During one of the Gospels’ most well-known episodes, Jesus prophesied in Matthew 25 that when the Son of Man comes, he will separate all people into two groups and tell the group on the right that they are blessed by his Father and shall inherit “the kingdom prepared for you since the creation of the world” (v. 34). Jesus explains that they are so blessed because of their kind acts for him, including “I was sick and you looked after me” (v. 36). When the righteous ask when they saw him sick and took care of him, he answers, “Whatever you did for one of the least of these brothers and sisters of mine, you did for me.” (v. 40).
Who are “the least of these” that Jesus spoke of? Since 1999, there has been an annual clinic at the Wise County, Virginia, fairgrounds, offering free medical care to uninsured people in the heart of Appalachia. I’ve volunteered at this clinic many times, and the dire need for medical care in my state and the generosity of people willing to help never cease to move me. The patients I met this year were no exception: a mother of four young kids who couldn’t remember the last time she had seen a doctor; a nurse who had lost her job to an opioid addiction sparked by a prescription for arthritis; a man who needed dental, medical, and vision services but had to pick only two because he was too sick to wait in the July sun for all three. The clinic provides life-changing care to thousands in need, but the most compassionate and wealthiest nation in the world should have a health care system that doesn’t force the least among us to wait in a fairground lot for days to see an affordable doctor.
In addition to the uninsured people from all over the country I met in Wise, I’ve met countless other Virginians who rely on Medicaid and the Affordable Care Act (ACA) to pay for health care. These people include those with pre-existing conditions, who could lose their health insurance without the ACA, and some of the more than 600,000 Virginia children who rely on Medicaid for cancer treatments, autism services, and a wide range of care that keeps them in school and helps them grow into independent adults.
I think all Christians—Democrats, Republicans, Independents—can agree that these are the people Christ told us to care for. Our disagreements do not lie in whether to care for them, but how. Following the failure of the most recent attempt to repeal the ACA, our focus should turn toward how we can develop simple solutions that improve care for all people.
We can find these solutions by bringing together different perspectives. When divisions and arguments erupted among the early Christians in Corinth, Paul wrote to them and compared a church with many members to a body with many parts:
Even so the body is not made up of one part but of many. Now if the foot should say, “Because I am not a hand, I do not belong to the body,” it would not for that reason stop being part of the body.And if the ear should say, “Because I am not an eye, I do not belong to the body,” it would not for that reason stop being part of the body.If the whole body were an eye, where would the sense of hearing be? If the whole body were an ear, where would the sense of smell be? But in fact God has placed the parts in the body, every one of them, just as he wanted them to be. If they were all one part, where would the body be? As it is, there are many parts, but one body. The eye cannot say to the hand, “I don’t need you!” And the head cannot say to the feet, “I don’t need you!” (1 Cor. 12:14–21)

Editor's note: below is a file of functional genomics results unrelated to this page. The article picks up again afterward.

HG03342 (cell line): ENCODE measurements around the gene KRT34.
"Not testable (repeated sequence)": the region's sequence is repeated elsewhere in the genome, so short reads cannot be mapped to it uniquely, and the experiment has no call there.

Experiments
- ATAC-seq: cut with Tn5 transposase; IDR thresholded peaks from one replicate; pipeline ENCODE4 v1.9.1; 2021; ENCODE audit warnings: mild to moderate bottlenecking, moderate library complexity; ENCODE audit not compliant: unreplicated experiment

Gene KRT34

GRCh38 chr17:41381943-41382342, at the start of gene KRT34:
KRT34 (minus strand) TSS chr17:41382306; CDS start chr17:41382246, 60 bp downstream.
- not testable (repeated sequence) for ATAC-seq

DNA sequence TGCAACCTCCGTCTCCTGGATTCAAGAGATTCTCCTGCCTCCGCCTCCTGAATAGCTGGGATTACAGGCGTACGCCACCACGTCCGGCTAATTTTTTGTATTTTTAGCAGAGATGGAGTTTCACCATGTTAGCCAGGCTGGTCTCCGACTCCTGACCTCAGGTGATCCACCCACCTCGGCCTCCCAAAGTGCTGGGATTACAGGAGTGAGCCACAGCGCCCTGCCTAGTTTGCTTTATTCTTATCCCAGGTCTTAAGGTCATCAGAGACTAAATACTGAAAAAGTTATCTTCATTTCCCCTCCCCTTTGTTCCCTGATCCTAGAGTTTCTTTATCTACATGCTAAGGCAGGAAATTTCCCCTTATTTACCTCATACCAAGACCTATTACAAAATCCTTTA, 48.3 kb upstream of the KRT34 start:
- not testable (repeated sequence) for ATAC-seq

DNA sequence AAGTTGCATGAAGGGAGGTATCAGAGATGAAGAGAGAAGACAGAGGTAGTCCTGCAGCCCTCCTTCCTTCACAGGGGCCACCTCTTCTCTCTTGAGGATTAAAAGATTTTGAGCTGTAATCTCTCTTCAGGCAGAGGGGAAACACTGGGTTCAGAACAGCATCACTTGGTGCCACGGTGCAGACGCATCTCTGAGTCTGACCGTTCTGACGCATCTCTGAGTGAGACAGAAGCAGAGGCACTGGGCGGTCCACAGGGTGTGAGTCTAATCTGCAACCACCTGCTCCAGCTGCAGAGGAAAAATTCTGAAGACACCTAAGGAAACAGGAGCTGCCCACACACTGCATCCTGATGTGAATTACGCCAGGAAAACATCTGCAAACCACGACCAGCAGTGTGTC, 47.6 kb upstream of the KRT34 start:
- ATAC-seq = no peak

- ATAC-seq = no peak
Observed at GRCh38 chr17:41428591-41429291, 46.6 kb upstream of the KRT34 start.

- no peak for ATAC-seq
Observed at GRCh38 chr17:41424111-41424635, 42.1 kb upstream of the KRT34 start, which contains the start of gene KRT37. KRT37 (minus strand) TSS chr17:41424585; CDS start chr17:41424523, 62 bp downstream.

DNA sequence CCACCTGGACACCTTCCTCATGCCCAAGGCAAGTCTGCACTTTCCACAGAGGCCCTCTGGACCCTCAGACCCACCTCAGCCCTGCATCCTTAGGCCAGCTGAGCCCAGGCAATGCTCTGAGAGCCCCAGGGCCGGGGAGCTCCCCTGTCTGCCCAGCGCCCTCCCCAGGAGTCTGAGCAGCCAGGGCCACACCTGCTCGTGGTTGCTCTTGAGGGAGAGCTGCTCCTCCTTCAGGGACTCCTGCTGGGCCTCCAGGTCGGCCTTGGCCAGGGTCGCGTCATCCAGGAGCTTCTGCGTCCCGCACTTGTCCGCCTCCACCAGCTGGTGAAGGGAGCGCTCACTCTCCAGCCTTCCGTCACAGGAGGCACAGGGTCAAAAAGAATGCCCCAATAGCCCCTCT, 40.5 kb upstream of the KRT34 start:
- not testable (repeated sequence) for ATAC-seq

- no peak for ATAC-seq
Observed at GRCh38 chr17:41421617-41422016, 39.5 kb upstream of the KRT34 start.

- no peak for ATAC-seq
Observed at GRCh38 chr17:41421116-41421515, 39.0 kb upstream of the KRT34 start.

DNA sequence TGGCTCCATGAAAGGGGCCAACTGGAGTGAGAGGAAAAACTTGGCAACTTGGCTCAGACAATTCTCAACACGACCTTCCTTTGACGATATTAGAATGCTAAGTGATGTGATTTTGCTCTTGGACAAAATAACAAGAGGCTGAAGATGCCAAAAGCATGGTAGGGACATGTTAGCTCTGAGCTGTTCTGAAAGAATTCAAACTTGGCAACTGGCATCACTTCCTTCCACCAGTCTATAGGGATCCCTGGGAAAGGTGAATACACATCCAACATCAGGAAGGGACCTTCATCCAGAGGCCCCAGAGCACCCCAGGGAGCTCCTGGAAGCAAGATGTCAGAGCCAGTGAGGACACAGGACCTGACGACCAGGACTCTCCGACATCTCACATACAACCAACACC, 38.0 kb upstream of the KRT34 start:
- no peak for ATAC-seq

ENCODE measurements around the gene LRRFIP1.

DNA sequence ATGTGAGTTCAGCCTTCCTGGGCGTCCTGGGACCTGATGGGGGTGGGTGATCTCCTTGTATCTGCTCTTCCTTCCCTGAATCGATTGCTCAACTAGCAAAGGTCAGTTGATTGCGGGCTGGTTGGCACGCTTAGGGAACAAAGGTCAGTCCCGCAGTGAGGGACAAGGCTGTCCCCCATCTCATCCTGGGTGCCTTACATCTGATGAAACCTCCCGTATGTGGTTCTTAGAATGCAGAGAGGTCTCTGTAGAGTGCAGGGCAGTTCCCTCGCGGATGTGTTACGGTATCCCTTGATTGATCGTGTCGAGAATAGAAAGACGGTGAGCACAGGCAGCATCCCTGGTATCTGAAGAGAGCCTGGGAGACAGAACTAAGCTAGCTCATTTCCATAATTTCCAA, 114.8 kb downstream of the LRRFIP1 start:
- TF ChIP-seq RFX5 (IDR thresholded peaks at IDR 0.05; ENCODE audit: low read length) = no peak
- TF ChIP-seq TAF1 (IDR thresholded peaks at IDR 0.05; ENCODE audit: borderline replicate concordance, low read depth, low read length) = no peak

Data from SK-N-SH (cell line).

As a body functions best with both eyes and ears, our country functions best when it welcomes the input of Democrats and Republicans in tackling a problem like health care. No one person or party has all the answers, so we cannot say to the other side “I don’t need you.” Let’s cooperate, then. The Senate Health, Education, Labor and Pensions Committee is finally holding public hearings with doctors, patients, health insurers, and others so lawmakers can factor their experiences into policy decisions. Let’s hear from the “least of these,” who must deal with the ramifications of the decisions made in Washington. In the end, our collaboration and openness to new ideas will produce solutions that do a better job at caring for those most in need.
Paul concludes his observations on a body with many members by writing “If one part suffers, every part suffers with it; if one part is honored, every part rejoices with it” (1 Cor. 12:26). If we balk at the idea of bipartisan compromise, we all will suffer. If we unite ourselves in the same purpose of taking care of our brothers and sisters, we can do what is right and rejoice together in our success.
Tim Kaine is a senator from Virginia, a former governor of Virginia, and was the Democratic nominee for vice president in the 2016 election.
Editor’s Note: "Speaking Out" is Christianity Today's guest opinion column and (unlike an editorial) does not necessarily represent the opinion of the magazine.